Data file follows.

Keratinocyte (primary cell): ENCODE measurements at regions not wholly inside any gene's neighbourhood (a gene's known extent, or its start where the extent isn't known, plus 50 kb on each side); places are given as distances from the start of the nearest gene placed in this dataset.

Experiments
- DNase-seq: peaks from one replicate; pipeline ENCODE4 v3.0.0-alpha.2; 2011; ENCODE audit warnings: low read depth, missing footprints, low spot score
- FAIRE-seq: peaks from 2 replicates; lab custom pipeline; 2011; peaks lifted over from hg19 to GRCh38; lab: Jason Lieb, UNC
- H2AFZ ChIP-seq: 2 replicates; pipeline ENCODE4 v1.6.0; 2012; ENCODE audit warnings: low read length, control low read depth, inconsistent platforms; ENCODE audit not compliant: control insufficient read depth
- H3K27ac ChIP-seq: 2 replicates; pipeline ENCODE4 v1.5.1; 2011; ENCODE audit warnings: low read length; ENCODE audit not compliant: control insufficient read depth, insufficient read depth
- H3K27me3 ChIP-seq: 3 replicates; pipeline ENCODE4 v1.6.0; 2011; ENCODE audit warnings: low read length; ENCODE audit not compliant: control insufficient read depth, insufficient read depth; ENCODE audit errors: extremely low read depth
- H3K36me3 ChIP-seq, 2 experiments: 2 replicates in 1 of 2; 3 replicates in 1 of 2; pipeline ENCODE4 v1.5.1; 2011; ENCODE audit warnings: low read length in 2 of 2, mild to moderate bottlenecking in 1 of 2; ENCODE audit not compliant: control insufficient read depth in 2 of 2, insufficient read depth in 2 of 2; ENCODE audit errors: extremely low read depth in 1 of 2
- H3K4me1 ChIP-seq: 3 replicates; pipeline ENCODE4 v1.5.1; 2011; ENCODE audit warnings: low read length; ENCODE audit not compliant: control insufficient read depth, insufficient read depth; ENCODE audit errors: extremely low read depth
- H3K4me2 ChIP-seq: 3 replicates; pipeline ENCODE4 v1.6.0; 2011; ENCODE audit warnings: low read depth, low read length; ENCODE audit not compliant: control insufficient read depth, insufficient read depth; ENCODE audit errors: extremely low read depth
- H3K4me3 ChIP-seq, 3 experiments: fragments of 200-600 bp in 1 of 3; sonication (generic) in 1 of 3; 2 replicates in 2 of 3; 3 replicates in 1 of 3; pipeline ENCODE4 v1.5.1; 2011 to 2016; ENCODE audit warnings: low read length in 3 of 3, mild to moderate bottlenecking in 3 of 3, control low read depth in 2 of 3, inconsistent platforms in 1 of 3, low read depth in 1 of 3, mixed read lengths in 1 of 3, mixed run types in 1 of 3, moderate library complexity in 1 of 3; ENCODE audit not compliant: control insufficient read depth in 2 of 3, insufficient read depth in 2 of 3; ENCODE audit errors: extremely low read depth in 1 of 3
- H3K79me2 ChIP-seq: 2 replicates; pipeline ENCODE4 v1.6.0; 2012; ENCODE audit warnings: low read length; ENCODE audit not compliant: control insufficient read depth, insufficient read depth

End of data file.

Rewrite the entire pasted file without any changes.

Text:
Keratinocyte (primary cell): ENCODE measurements at regions not wholly inside any gene's neighbourhood (a gene's known extent, or its start where the extent isn't known, plus 50 kb on each side); places are given as distances from the start of the nearest gene placed in this dataset.

Experiments
- DNase-seq: peaks from one replicate; pipeline ENCODE4 v3.0.0-alpha.2; 2011; ENCODE audit warnings: low read depth, missing footprints, low spot score
- FAIRE-seq: peaks from 2 replicates; lab custom pipeline; 2011; peaks lifted over from hg19 to GRCh38; lab: Jason Lieb, UNC
- H2AFZ ChIP-seq: 2 replicates; pipeline ENCODE4 v1.6.0; 2012; ENCODE audit warnings: low read length, control low read depth, inconsistent platforms; ENCODE audit not compliant: control insufficient read depth
- H3K27ac ChIP-seq: 2 replicates; pipeline ENCODE4 v1.5.1; 2011; ENCODE audit warnings: low read length; ENCODE audit not compliant: control insufficient read depth, insufficient read depth
- H3K27me3 ChIP-seq: 3 replicates; pipeline ENCODE4 v1.6.0; 2011; ENCODE audit warnings: low read length; ENCODE audit not compliant: control insufficient read depth, insufficient read depth; ENCODE audit errors: extremely low read depth
- H3K36me3 ChIP-seq, 2 experiments: 2 replicates in 1 of 2; 3 replicates in 1 of 2; pipeline ENCODE4 v1.5.1; 2011; ENCODE audit warnings: low read length in 2 of 2, mild to moderate bottlenecking in 1 of 2; ENCODE audit not compliant: control insufficient read depth in 2 of 2, insufficient read depth in 2 of 2; ENCODE audit errors: extremely low read depth in 1 of 2
- H3K4me1 ChIP-seq: 3 replicates; pipeline ENCODE4 v1.5.1; 2011; ENCODE audit warnings: low read length; ENCODE audit not compliant: control insufficient read depth, insufficient read depth; ENCODE audit errors: extremely low read depth
- H3K4me2 ChIP-seq: 3 replicates; pipeline ENCODE4 v1.6.0; 2011; ENCODE audit warnings: low read depth, low read length; ENCODE audit not compliant: control insufficient read depth, insufficient read depth; ENCODE audit errors: extremely low read depth
- H3K4me3 ChIP-seq, 3 experiments: fragments of 200-600 bp in 1 of 3; sonication (generic) in 1 of 3; 2 replicates in 2 of 3; 3 replicates in 1 of 3; pipeline ENCODE4 v1.5.1; 2011 to 2016; ENCODE audit warnings: low read length in 3 of 3, mild to moderate bottlenecking in 3 of 3, control low read depth in 2 of 3, inconsistent platforms in 1 of 3, low read depth in 1 of 3, mixed read lengths in 1 of 3, mixed run types in 1 of 3, moderate library complexity in 1 of 3; ENCODE audit not compliant: control insufficient read depth in 2 of 3, insufficient read depth in 2 of 3; ENCODE audit errors: extremely low read depth in 1 of 3
- H3K79me2 ChIP-seq: 2 replicates; pipeline ENCODE4 v1.6.0; 2012; ENCODE audit warnings: low read length; ENCODE audit not compliant: control insufficient read depth, insufficient read depth